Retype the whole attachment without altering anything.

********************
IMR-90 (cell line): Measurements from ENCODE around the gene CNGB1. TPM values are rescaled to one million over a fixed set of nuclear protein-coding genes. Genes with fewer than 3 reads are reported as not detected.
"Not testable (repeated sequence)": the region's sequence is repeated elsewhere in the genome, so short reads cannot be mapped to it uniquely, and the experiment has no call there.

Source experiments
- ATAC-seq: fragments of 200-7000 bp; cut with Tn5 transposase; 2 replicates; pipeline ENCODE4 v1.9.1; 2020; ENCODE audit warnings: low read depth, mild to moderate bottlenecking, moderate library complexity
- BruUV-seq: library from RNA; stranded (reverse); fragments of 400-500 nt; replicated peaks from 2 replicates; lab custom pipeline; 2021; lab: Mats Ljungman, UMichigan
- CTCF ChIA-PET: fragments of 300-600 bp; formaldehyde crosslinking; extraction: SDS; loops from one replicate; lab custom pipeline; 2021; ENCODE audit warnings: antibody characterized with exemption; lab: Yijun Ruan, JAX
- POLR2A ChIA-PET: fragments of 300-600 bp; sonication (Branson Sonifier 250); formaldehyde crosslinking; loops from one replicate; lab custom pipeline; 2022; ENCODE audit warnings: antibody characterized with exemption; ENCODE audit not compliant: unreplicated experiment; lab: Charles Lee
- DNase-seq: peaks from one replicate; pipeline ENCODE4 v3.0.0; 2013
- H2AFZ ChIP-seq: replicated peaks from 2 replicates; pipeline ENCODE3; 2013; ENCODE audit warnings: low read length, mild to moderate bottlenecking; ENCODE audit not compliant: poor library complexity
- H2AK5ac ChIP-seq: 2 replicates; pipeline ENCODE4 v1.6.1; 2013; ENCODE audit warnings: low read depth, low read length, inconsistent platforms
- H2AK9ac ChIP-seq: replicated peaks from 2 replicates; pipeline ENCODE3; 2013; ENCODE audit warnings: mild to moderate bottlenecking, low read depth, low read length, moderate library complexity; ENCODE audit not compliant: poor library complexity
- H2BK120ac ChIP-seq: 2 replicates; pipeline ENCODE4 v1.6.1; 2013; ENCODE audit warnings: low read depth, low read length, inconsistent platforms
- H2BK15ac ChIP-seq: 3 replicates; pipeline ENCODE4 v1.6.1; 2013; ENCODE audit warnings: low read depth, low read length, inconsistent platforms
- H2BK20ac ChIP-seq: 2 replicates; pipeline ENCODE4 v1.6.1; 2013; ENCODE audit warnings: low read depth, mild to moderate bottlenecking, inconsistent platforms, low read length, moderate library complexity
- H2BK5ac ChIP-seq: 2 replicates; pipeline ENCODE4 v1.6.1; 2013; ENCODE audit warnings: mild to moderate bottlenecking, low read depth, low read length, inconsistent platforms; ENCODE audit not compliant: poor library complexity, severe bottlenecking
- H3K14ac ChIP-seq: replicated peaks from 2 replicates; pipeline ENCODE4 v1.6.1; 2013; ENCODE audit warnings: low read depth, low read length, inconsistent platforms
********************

IMR-90 (cell line): Measurements from ENCODE around the gene CNGB1. TPM values are rescaled to one million over a fixed set of nuclear protein-coding genes. Genes with fewer than 3 reads are reported as not detected.
"Not testable (repeated sequence)": the region's sequence is repeated elsewhere in the genome, so short reads cannot be mapped to it uniquely, and the experiment has no call there.

Source experiments
- ATAC-seq: fragments of 200-7000 bp; cut with Tn5 transposase; 2 replicates; pipeline ENCODE4 v1.9.1; 2020; ENCODE audit warnings: low read depth, mild to moderate bottlenecking, moderate library complexity
- BruUV-seq: library from RNA; stranded (reverse); fragments of 400-500 nt; replicated peaks from 2 replicates; lab custom pipeline; 2021; lab: Mats Ljungman, UMichigan
- CTCF ChIA-PET: fragments of 300-600 bp; formaldehyde crosslinking; extraction: SDS; loops from one replicate; lab custom pipeline; 2021; ENCODE audit warnings: antibody characterized with exemption; lab: Yijun Ruan, JAX
- POLR2A ChIA-PET: fragments of 300-600 bp; sonication (Branson Sonifier 250); formaldehyde crosslinking; loops from one replicate; lab custom pipeline; 2022; ENCODE audit warnings: antibody characterized with exemption; ENCODE audit not compliant: unreplicated experiment; lab: Charles Lee
- DNase-seq: peaks from one replicate; pipeline ENCODE4 v3.0.0; 2013
- H2AFZ ChIP-seq: replicated peaks from 2 replicates; pipeline ENCODE3; 2013; ENCODE audit warnings: low read length, mild to moderate bottlenecking; ENCODE audit not compliant: poor library complexity
- H2AK5ac ChIP-seq: 2 replicates; pipeline ENCODE4 v1.6.1; 2013; ENCODE audit warnings: low read depth, low read length, inconsistent platforms
- H2AK9ac ChIP-seq: replicated peaks from 2 replicates; pipeline ENCODE3; 2013; ENCODE audit warnings: mild to moderate bottlenecking, low read depth, low read length, moderate library complexity; ENCODE audit not compliant: poor library complexity
- H2BK120ac ChIP-seq: 2 replicates; pipeline ENCODE4 v1.6.1; 2013; ENCODE audit warnings: low read depth, low read length, inconsistent platforms
- H2BK15ac ChIP-seq: 3 replicates; pipeline ENCODE4 v1.6.1; 2013; ENCODE audit warnings: low read depth, low read length, inconsistent platforms
- H2BK20ac ChIP-seq: 2 replicates; pipeline ENCODE4 v1.6.1; 2013; ENCODE audit warnings: low read depth, mild to moderate bottlenecking, inconsistent platforms, low read length, moderate library complexity
- H2BK5ac ChIP-seq: 2 replicates; pipeline ENCODE4 v1.6.1; 2013; ENCODE audit warnings: mild to moderate bottlenecking, low read depth, low read length, inconsistent platforms; ENCODE audit not compliant: poor library complexity, severe bottlenecking
- H3K14ac ChIP-seq: replicated peaks from 2 replicates; pipeline ENCODE4 v1.6.1; 2013; ENCODE audit warnings: low read depth, low read length, inconsistent platforms